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Gastrointestinal and abdominal radiology
Original paper

The relationship between renal sinus lipomatosis detected at abdominal computed tomography and abdominal visceral and subcutaneous fat accumulation and metabolic risk factors

Kadihan Yalçın
1
,
Özlem Elibol
1

1.
Department of Radiology, Kartal Dr. Lütfi Kırdar Training and Research Hospital, Istanbul, Turkey
© Pol J Radiol 2020; 85: e62-e66
Online publish date: 2020/02/05
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Introduction

Renal sinus lipomatosis (RSL) is a benign entity described by the excessive accumulation of non-tumourous fatty tissue in the kidney sinus [1]. Normally, the kidney sinus contains a variable amount of fat that surrounds the upper part of the kidney pelvis, renal arteries, renal veins, and nerves. In RSL, there is an extreme accumulation of this fat but without any encroachment on the normal kidney parenchyma [2]. In general, ultrasonography (USG) findings suggest RSL; however, computed tomography (CT) and magnetic resonance imaging (MRI) are definitive imaging methods to demonstrate RSL. Proliferation of the fatty tissue in the renal sinus can be clearly assessed by CT scan [3].

Metabolic syndrome (MS) includes a number of metabolic parameters such as abdominal obesity, hypertension (HT), insulin resistance/diabetes mellitus, and hyperlipidaemia, which have been demonstrated to be predictive of cardiovascular diseases [4]. On the other hand, abdominal visceral fat is related with MS, and independently related to the morbidity and mortality of coronary artery diseases. Therefore, abdominal visceral fat has been used as a clinical risk measure for obesity [5].

In the literature, only a few investigations have reported the relationship between renal sinus fat volume and cardiovascular risk factors, and abdominal visceral fat [6,7]. However, no study in the literature has yet looked into the relationship between RSL and metabolic risk factors, abdominal visceral fat, and abdominal subcutaneous fat.

The aim of our study was to investigate the relationship between RSL and metabolic factors, abdominal visceral fat, and subcutaneous fat.

Material and methods

Among the cases undergoing abdominal CT examination for the purpose of nonspecific abdominal pain in our radiology department, from September 2016 to April 2017, we retrospectively analysed for the presence of RSL. The diagnosis of RSL was made by two experienced radiologists. In all cases of RSL diagnosis, there was an extreme accumulation of renal sinus fat but without any encroachment on the normal kidney parenchyma, as previously defined [2]. A total of 73 subjects were included in the study. Thirty-five cases with RSL formed the study group (Figure 1). Thirty-eight age- and sex-matched cases that were observed to have no RSL in abdominal CT examinations formed the control group. Ethics Committee approval was obtained in advance in order to fulfil ethical clearance procedures. Patients were excluded from the study if they had a severe parenchymal atrophy, chronic kidney disease, single kidney, horseshoe kidney, hydronephrosis, calculus in kidney or ureter, malignancy, steroid use, high urea and creatinine values in laboratory tests, and insufficient medical information. None of the participants were taking steatogenic drugs.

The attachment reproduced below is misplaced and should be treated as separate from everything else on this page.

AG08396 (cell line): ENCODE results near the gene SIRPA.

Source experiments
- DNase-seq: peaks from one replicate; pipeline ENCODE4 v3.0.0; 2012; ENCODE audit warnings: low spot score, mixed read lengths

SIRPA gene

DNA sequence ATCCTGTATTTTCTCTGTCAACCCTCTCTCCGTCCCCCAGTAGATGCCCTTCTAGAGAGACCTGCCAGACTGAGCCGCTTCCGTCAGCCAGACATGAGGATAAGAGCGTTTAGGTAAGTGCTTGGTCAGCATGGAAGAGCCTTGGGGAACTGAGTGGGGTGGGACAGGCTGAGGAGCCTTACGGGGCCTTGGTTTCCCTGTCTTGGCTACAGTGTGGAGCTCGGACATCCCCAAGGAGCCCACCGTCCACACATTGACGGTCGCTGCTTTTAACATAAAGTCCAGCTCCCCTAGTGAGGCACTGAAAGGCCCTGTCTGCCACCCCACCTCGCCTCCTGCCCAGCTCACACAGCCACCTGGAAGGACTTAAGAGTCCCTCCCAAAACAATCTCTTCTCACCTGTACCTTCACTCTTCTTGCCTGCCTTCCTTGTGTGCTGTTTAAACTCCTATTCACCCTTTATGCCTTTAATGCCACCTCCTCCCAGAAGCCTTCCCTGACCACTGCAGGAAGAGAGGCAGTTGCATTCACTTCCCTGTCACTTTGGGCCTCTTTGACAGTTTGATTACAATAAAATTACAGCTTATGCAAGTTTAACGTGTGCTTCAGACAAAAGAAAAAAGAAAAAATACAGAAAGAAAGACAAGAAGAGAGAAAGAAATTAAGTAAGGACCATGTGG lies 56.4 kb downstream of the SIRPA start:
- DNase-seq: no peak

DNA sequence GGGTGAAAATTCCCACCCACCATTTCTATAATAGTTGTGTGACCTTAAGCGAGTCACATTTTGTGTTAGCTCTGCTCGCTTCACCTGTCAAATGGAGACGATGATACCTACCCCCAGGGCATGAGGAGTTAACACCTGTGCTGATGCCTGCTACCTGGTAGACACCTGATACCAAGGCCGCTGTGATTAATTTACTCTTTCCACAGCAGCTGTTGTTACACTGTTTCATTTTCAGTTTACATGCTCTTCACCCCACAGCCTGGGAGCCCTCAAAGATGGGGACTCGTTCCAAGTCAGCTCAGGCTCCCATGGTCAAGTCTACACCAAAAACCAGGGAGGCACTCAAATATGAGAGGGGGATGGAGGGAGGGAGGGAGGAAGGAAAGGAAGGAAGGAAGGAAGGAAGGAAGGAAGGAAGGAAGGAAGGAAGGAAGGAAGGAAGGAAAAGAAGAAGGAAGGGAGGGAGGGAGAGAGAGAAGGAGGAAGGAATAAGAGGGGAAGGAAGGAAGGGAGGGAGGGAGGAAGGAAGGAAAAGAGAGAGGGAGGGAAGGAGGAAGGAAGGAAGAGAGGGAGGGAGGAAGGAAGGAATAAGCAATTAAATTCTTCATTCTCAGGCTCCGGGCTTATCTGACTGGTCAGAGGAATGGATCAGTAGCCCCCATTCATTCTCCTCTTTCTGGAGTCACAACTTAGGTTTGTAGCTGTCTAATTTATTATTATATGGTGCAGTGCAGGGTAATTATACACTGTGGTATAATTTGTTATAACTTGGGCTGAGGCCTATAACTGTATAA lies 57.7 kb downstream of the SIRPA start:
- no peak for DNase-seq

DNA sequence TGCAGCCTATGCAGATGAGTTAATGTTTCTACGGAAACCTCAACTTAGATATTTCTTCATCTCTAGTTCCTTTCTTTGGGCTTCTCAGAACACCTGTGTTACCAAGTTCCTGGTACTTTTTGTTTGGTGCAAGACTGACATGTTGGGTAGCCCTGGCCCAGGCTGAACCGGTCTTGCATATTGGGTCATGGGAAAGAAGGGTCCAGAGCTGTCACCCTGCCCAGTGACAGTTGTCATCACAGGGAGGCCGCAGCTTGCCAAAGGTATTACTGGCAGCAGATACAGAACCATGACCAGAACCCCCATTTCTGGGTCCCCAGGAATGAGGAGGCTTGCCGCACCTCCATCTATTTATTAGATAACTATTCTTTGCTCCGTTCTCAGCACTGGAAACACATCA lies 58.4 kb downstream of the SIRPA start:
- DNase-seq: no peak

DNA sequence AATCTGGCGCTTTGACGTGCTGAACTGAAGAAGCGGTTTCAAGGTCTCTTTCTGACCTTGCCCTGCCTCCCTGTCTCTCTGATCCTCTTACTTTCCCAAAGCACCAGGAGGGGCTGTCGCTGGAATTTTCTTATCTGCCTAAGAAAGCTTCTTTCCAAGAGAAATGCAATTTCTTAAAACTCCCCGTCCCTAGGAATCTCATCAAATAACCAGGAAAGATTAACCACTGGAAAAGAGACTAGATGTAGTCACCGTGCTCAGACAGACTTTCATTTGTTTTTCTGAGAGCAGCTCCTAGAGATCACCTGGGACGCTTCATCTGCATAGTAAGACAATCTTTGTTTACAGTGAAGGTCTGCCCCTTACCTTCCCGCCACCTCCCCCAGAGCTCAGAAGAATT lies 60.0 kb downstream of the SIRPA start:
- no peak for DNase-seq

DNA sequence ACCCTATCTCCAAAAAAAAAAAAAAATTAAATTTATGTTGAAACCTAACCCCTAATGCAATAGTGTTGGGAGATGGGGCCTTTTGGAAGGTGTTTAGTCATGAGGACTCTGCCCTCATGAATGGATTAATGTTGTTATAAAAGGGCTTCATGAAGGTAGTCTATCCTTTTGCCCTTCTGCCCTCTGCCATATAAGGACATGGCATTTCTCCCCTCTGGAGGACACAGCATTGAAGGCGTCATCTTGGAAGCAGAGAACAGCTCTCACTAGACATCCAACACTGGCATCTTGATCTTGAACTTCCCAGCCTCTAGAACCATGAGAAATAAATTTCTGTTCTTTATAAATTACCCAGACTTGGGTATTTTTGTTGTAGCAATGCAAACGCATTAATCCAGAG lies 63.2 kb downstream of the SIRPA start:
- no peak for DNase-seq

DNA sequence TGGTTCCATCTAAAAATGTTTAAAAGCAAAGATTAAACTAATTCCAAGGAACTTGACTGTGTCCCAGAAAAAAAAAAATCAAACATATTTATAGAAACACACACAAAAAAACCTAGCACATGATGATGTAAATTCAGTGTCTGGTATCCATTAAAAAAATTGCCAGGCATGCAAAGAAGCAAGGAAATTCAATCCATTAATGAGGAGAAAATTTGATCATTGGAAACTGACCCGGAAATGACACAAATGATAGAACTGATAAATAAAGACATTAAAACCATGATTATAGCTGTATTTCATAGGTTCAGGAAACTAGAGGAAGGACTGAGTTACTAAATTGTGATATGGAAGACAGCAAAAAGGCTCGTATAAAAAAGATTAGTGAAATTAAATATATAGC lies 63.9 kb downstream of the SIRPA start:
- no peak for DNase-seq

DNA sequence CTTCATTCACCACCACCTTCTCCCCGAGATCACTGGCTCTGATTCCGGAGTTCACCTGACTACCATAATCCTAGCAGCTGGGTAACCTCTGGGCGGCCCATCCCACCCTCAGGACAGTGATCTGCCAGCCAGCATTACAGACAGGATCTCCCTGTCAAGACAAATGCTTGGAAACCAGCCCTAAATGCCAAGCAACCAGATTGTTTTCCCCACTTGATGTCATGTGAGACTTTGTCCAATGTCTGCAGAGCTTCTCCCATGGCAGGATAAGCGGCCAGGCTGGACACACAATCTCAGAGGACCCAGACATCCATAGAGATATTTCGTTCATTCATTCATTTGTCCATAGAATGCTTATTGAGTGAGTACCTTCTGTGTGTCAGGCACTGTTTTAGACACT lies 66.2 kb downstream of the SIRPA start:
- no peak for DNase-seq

Figure 1

Computed tomography scan shows proliferation of fat in both renal sinuses in a 74-year-old woman

/f/fulltexts/PJR/40033/PJR-85-40033-g001_min.jpg

The data relating to the levels of serum fasting glucose, total cholesterol level, triglyceride level, high-density lipoprotein (HDL) cholesterol level, low-density lipoprotein (LDL) cholesterol level, very low-density lipoprotein (VLDL) cholesterol level, the diagnoses of type 2 diabetes mellitus (T2 DM) or hypertension (HT), and the use of antihypertensive therapy were obtained from the medical records of the patients in the study and control groups. Hypercholesterolaemia was defined as serum total cholesterol level > 200 mg/dl. Hypertriglyceridaemia was defined as serum triglyceride level ≥ 150 mg/dl. High LDL cholesterol level was defined as serum LDL cholesterol level ≥ 150 mg/dl, while low HDL cholesterol level was defined as serum HDL cholesterol level < 40 mg/dl for men or < 50 mg/dl for women. Having a VLDL cholesterol level > 40 mg/dl is accepted as reference for high VLDL cholesterol level. Impaired fasting glucose is defined as serum fasting glucose level > 100 mg/dl. T2 DM was identified based on the diagnoses documented in the medical records of the patients, namely by referring to a serum fasting glucose level > 126 mg/dl, or use of insulin or antidiabetic drugs. The patients who were detected to use antihypertensive drugs or those with a diagnosis of HT but who were not on antihypertensive therapy were considered to be HT patients. The diagnosis of MS was made according to the National Cholesterol Education Program’s Adult Treatment Panel III Report (NCEP-ATPIII) criteria [8] with the exception of waist circumference, as in the study by Lee et al. [8]. Diagnosis of MS required at least two of the following criteria; hypertriglyceridaemia, low HDL cholesterol level, arterial blood pressure ≥ 130/85 mmHg or treatment for hypertension, and fasting blood glucose level ≥ 100 mg/dl.